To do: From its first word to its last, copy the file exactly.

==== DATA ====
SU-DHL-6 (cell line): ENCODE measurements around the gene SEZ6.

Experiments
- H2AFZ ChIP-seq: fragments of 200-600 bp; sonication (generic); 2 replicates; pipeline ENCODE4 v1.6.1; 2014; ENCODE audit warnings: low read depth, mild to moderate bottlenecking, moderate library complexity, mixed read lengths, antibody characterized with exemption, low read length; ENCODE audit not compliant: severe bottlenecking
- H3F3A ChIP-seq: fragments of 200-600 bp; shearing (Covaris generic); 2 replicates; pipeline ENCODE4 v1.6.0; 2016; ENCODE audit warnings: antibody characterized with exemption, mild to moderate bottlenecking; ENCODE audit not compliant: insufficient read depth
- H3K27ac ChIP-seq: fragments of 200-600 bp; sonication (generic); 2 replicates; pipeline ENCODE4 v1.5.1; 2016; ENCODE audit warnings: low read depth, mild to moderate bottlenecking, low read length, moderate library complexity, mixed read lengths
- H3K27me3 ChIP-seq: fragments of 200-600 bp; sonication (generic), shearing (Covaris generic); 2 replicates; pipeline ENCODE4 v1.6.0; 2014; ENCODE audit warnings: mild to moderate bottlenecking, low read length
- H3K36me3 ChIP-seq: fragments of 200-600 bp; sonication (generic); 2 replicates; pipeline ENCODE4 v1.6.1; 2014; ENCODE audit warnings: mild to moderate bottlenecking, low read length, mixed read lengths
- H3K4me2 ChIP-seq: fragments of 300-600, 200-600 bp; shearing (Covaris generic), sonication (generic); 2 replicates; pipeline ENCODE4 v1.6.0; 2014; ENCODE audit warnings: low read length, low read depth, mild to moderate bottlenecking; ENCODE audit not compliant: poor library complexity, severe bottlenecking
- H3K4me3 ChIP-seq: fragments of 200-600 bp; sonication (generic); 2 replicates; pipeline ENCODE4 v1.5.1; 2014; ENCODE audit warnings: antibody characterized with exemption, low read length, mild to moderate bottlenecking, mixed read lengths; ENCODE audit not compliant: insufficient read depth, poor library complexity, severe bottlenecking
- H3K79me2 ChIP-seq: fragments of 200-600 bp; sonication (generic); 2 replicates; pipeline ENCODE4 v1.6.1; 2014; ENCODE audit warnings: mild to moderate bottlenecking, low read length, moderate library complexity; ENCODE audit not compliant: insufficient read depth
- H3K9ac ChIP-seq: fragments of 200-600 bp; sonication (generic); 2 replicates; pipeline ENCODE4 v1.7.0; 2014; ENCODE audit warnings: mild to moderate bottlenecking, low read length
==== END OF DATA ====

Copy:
SU-DHL-6 (cell line): ENCODE measurements around the gene SEZ6.

Experiments
- H2AFZ ChIP-seq: fragments of 200-600 bp; sonication (generic); 2 replicates; pipeline ENCODE4 v1.6.1; 2014; ENCODE audit warnings: low read depth, mild to moderate bottlenecking, moderate library complexity, mixed read lengths, antibody characterized with exemption, low read length; ENCODE audit not compliant: severe bottlenecking
- H3F3A ChIP-seq: fragments of 200-600 bp; shearing (Covaris generic); 2 replicates; pipeline ENCODE4 v1.6.0; 2016; ENCODE audit warnings: antibody characterized with exemption, mild to moderate bottlenecking; ENCODE audit not compliant: insufficient read depth
- H3K27ac ChIP-seq: fragments of 200-600 bp; sonication (generic); 2 replicates; pipeline ENCODE4 v1.5.1; 2016; ENCODE audit warnings: low read depth, mild to moderate bottlenecking, low read length, moderate library complexity, mixed read lengths
- H3K27me3 ChIP-seq: fragments of 200-600 bp; sonication (generic), shearing (Covaris generic); 2 replicates; pipeline ENCODE4 v1.6.0; 2014; ENCODE audit warnings: mild to moderate bottlenecking, low read length
- H3K36me3 ChIP-seq: fragments of 200-600 bp; sonication (generic); 2 replicates; pipeline ENCODE4 v1.6.1; 2014; ENCODE audit warnings: mild to moderate bottlenecking, low read length, mixed read lengths
- H3K4me2 ChIP-seq: fragments of 300-600, 200-600 bp; shearing (Covaris generic), sonication (generic); 2 replicates; pipeline ENCODE4 v1.6.0; 2014; ENCODE audit warnings: low read length, low read depth, mild to moderate bottlenecking; ENCODE audit not compliant: poor library complexity, severe bottlenecking
- H3K4me3 ChIP-seq: fragments of 200-600 bp; sonication (generic); 2 replicates; pipeline ENCODE4 v1.5.1; 2014; ENCODE audit warnings: antibody characterized with exemption, low read length, mild to moderate bottlenecking, mixed read lengths; ENCODE audit not compliant: insufficient read depth, poor library complexity, severe bottlenecking
- H3K79me2 ChIP-seq: fragments of 200-600 bp; sonication (generic); 2 replicates; pipeline ENCODE4 v1.6.1; 2014; ENCODE audit warnings: mild to moderate bottlenecking, low read length, moderate library complexity; ENCODE audit not compliant: insufficient read depth
- H3K9ac ChIP-seq: fragments of 200-600 bp; sonication (generic); 2 replicates; pipeline ENCODE4 v1.7.0; 2014; ENCODE audit warnings: mild to moderate bottlenecking, low read length